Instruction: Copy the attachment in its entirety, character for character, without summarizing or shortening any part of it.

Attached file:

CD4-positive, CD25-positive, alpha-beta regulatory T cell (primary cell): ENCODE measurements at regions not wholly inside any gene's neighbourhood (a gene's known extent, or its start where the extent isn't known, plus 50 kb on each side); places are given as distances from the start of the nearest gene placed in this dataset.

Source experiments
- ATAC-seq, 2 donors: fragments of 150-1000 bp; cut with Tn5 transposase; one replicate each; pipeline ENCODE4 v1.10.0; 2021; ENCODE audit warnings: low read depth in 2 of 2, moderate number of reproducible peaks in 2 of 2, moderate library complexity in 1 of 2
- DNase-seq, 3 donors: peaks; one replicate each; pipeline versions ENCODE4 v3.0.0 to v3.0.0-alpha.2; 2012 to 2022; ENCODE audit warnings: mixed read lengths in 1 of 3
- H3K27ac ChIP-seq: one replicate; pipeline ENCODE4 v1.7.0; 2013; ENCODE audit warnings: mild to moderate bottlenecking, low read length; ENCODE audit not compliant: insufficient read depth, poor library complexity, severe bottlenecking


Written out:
CD4-positive, CD25-positive, alpha-beta regulatory T cell (primary cell): ENCODE measurements at regions not wholly inside any gene's neighbourhood (a gene's known extent, or its start where the extent isn't known, plus 50 kb on each side); places are given as distances from the start of the nearest gene placed in this dataset.

Source experiments
- ATAC-seq, 2 donors: fragments of 150-1000 bp; cut with Tn5 transposase; one replicate each; pipeline ENCODE4 v1.10.0; 2021; ENCODE audit warnings: low read depth in 2 of 2, moderate number of reproducible peaks in 2 of 2, moderate library complexity in 1 of 2
- DNase-seq, 3 donors: peaks; one replicate each; pipeline versions ENCODE4 v3.0.0 to v3.0.0-alpha.2; 2012 to 2022; ENCODE audit warnings: mixed read lengths in 1 of 3
- H3K27ac ChIP-seq: one replicate; pipeline ENCODE4 v1.7.0; 2013; ENCODE audit warnings: mild to moderate bottlenecking, low read length; ENCODE audit not compliant: insufficient read depth, poor library complexity, severe bottlenecking